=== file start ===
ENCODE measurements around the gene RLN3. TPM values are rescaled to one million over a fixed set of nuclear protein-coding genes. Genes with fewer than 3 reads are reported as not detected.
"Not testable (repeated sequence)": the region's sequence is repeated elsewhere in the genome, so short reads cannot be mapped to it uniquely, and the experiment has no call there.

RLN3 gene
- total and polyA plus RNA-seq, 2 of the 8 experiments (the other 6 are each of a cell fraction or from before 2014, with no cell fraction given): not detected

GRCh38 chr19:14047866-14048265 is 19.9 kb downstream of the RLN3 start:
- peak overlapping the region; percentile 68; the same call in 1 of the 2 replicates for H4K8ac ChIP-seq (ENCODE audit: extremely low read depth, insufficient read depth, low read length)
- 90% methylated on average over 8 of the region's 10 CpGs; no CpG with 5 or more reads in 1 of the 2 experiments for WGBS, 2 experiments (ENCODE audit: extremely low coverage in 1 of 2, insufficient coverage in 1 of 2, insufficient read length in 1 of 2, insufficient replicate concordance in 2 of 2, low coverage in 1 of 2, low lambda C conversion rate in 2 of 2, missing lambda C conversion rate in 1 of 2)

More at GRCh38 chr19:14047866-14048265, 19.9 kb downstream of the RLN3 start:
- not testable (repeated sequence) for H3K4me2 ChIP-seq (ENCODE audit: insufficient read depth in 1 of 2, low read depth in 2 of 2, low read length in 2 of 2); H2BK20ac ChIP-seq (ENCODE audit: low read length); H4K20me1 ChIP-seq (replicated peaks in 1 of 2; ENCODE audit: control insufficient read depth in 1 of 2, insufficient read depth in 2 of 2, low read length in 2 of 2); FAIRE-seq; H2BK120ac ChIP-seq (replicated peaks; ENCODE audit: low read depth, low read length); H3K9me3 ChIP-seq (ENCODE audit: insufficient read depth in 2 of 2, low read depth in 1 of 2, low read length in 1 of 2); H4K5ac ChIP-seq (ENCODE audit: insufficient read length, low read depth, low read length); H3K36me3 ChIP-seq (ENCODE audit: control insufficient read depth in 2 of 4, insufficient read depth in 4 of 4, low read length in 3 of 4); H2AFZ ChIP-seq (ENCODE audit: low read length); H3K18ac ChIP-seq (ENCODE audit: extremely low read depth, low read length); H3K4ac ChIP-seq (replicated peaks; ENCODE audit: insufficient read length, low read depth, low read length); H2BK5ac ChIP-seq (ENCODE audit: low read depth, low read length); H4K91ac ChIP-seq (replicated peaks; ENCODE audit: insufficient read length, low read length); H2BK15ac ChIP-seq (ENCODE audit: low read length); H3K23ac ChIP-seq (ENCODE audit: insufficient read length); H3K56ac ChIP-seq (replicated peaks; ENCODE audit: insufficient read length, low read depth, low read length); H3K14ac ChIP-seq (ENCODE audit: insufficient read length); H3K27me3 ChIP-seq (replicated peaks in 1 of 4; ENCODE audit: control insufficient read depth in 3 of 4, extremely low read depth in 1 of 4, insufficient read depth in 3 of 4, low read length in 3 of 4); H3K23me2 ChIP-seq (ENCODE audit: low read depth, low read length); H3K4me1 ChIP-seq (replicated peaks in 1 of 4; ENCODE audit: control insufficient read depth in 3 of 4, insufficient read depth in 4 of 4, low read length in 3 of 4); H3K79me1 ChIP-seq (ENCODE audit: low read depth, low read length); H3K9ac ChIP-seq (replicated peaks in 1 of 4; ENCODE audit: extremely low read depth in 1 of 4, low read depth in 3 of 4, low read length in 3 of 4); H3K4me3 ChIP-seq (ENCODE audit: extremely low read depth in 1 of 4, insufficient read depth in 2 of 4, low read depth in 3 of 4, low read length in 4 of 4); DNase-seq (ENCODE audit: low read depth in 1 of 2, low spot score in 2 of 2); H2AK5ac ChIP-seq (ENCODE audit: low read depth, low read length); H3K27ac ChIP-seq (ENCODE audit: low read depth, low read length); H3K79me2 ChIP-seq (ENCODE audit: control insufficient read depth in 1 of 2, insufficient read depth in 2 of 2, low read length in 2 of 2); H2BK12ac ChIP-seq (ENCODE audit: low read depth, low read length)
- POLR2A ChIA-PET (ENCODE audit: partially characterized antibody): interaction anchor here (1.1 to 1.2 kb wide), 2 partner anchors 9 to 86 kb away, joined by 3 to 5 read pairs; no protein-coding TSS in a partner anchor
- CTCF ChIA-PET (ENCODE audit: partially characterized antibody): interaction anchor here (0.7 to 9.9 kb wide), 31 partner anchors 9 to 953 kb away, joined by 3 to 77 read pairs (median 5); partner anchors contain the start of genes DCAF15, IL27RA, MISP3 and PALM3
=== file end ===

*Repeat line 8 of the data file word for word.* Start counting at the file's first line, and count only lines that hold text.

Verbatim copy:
More at GRCh38 chr19:14047866-14048265, 19.9 kb downstream of the RLN3 start: